TALLINN, (Reuters) – U.S. President George W. Bush deflected talk of civil war in Iraq on Tuesday and said Washington’s conditions for talking to Iran remained that Tehran must first suspend nuclear fuel enrichment.
Asked what the difference was between the current bloodshed in Iraq and civil war, Bush said the latest bombings were part of a nine-month-old pattern of attacks by al Qaeda militants aimed at fomenting sectarian violence by provoking retaliation.
After talks with Estonian President Toomas Ilves on his way to a NATO summit in neighbouring Latvia, Bush said while Iraq’s government was free to talk to Iran about helping end the violence, U.S. terms for direct talks with Tehran were unchanged. “As far as the United States goes, Iran knows how to get to the table with us, which is to do that which they said they would do, which is verifiably suspend their enrichment programme,” he told a joint news conference.
“Iraq is a sovereign nation which is conducting its own foreign policy. They’re having talks with their neighbours and if that’s what what they think they ought to do, that’s fine,” Bush said.
Ahead of a two-day meeting in Jordan between Bush and Iraqi Prime Minister Nuri al-Maliki to begin on Wednesday, Iraq is grappling with its worst violence since U.S. forces ousted Saddam Hussein’s government in April, 2003.
A car bombing in a Shi’ite neighbourhood of Baghdad last Thursday killed more than 200 people, triggering a series of retaliatory attacks.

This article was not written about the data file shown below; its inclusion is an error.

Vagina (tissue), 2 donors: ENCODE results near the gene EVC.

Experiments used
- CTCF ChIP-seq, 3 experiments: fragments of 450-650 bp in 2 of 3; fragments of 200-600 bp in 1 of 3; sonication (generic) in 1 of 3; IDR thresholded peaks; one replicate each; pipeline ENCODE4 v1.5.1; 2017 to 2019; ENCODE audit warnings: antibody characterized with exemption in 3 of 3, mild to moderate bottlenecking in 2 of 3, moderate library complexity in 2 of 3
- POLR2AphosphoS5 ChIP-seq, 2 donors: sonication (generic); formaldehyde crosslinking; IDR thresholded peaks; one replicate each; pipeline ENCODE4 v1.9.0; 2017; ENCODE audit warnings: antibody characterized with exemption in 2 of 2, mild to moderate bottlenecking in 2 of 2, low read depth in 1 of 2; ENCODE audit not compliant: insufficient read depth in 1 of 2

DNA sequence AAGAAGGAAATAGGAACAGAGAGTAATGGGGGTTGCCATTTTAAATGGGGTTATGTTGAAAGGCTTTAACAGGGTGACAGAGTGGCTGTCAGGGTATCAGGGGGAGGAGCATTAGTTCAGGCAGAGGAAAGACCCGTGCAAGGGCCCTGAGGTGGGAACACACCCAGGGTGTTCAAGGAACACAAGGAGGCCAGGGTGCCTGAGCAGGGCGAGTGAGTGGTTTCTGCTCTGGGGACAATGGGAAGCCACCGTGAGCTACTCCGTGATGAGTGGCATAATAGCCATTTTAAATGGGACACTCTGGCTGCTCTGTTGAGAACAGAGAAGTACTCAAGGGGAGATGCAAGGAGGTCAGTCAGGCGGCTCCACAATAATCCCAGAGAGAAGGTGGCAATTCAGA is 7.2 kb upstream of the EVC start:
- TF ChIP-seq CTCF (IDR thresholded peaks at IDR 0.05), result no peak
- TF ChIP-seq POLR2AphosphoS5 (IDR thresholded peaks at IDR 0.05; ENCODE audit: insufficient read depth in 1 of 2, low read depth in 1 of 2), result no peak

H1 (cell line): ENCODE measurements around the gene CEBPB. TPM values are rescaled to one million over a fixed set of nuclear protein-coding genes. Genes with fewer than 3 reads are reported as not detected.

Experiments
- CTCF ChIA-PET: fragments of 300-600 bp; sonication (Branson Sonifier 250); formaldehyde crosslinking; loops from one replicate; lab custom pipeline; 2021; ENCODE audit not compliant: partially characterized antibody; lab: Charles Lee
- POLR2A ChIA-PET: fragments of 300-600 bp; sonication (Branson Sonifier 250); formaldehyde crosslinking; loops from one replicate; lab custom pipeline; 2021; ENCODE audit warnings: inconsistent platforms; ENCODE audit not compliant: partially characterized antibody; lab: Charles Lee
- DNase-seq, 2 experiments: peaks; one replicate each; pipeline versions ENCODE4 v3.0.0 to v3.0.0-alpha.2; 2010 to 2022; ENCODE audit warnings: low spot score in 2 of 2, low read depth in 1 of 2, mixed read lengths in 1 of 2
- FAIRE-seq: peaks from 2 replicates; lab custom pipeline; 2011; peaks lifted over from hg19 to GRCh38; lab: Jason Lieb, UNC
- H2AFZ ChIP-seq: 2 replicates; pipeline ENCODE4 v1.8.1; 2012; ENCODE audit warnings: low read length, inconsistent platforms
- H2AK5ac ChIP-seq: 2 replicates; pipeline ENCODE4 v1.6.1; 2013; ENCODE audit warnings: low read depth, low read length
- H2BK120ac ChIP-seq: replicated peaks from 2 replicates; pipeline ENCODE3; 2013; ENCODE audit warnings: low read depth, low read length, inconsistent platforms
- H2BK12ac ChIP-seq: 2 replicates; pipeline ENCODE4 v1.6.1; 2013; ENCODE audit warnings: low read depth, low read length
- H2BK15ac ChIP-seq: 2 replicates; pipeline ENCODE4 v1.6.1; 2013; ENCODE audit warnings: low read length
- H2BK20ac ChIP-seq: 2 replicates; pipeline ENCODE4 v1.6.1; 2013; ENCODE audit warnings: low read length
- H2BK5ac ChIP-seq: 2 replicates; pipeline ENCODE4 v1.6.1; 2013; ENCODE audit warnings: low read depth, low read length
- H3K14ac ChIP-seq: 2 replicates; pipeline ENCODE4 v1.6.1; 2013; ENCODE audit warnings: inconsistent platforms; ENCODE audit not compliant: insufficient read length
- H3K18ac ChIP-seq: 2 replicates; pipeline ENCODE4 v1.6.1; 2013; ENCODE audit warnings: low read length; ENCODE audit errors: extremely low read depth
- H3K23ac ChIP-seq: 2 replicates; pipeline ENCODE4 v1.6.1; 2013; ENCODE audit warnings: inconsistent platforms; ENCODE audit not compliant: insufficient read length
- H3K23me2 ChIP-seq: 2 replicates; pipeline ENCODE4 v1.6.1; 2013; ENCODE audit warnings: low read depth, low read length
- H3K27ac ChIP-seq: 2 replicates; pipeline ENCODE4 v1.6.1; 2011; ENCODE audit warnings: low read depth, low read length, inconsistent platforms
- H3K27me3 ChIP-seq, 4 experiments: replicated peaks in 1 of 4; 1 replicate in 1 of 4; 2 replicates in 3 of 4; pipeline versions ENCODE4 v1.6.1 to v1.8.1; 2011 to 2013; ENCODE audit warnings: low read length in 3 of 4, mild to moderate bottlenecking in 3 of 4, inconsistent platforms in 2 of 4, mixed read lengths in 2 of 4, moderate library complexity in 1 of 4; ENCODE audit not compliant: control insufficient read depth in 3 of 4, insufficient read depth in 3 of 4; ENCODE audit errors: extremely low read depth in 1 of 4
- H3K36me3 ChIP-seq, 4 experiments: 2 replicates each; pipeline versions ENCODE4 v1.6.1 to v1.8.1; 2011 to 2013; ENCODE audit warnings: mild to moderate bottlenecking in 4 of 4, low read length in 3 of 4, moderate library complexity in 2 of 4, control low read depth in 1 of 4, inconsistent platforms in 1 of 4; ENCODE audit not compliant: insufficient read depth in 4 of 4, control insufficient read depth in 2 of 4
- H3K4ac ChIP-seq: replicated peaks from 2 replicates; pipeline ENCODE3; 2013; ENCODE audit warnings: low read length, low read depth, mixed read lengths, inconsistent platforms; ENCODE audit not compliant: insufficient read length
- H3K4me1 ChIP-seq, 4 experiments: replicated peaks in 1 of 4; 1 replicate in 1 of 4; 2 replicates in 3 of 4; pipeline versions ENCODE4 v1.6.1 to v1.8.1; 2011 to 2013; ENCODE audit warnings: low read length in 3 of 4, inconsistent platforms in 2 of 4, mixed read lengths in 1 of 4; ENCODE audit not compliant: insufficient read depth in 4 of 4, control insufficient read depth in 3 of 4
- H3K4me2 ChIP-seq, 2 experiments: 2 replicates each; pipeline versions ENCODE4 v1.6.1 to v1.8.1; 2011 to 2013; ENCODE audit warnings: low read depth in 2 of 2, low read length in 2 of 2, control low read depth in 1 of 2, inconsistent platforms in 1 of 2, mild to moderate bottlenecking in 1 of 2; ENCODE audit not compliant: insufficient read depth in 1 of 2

U.N. Secretary-General Kofi Annan has said Iraq is close to civil war and the U.S. television network NBC has already labeled it one.
But Bush said the recent unrest was part of a wave of violence that began last February with the bombing of a Shi’ite mosque in Samarra, north of Baghdad. “We’ve been in this phase for a while,” Bush said. “What you’re seeing on TV started last February. It was an attempt by people to foment sectarian violence. “There’s a lot of sectarian violence taking place — fomented in my opinion because of these attacks by al Qaeda causing people to seek reprisal,” he added.
Bush is facing growing pressure to shift course on Iraq after voters ousted his Republican Party from power in Congress earlier this month. Some prominent Democrats have urged a phased withdrawal of U.S. troops starting in four to six months.
Bush is awaiting recommendations for Iraq from a panel led by former secretary of state James Baker and ex-congressman Lee Hamilton.
The Iraq Study Group, which will present its findings in December, may recommend that Bush convene a regional conference on Iraq and that he consider talking directly to Iran and Syria to solicit their help.
Iranian President Mahmoud Ahmadinejad, in a meeting on Monday in Tehran with Iraqi President Jalal Talabani, said his country would do whatever it could to help provide security to Iraq. The Bush administration, however, believes Iran is a potential threat to Middle East peace because of its nuclear programme, which Tehran says is purely peaceful but Washington fears is aimed at developing atomic weapons.